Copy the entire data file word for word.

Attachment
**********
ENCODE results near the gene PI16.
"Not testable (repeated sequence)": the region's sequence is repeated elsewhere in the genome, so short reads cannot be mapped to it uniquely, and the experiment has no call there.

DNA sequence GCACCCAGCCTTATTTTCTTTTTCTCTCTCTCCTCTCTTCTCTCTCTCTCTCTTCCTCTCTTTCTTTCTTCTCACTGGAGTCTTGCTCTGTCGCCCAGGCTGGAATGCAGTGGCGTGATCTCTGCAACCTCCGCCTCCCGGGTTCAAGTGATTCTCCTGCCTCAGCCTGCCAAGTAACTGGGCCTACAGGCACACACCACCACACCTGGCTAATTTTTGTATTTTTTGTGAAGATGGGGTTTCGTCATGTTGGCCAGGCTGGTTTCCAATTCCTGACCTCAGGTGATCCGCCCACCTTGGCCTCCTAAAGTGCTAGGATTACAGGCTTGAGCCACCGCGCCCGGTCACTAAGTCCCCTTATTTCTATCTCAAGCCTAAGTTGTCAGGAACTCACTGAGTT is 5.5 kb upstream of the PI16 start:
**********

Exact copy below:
ENCODE results near the gene PI16.
"Not testable (repeated sequence)": the region's sequence is repeated elsewhere in the genome, so short reads cannot be mapped to it uniquely, and the experiment has no call there.

DNA sequence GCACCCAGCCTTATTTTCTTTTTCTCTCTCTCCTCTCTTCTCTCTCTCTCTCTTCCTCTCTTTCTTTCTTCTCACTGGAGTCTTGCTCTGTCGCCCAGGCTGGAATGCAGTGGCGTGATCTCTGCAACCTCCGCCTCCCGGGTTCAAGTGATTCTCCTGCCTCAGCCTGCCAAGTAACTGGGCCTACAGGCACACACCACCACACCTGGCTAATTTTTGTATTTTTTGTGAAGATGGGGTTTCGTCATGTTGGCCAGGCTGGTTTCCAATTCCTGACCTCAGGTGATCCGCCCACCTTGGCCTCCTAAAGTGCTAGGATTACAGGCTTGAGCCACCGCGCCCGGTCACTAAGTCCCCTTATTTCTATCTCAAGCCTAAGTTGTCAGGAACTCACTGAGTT is 5.5 kb upstream of the PI16 start: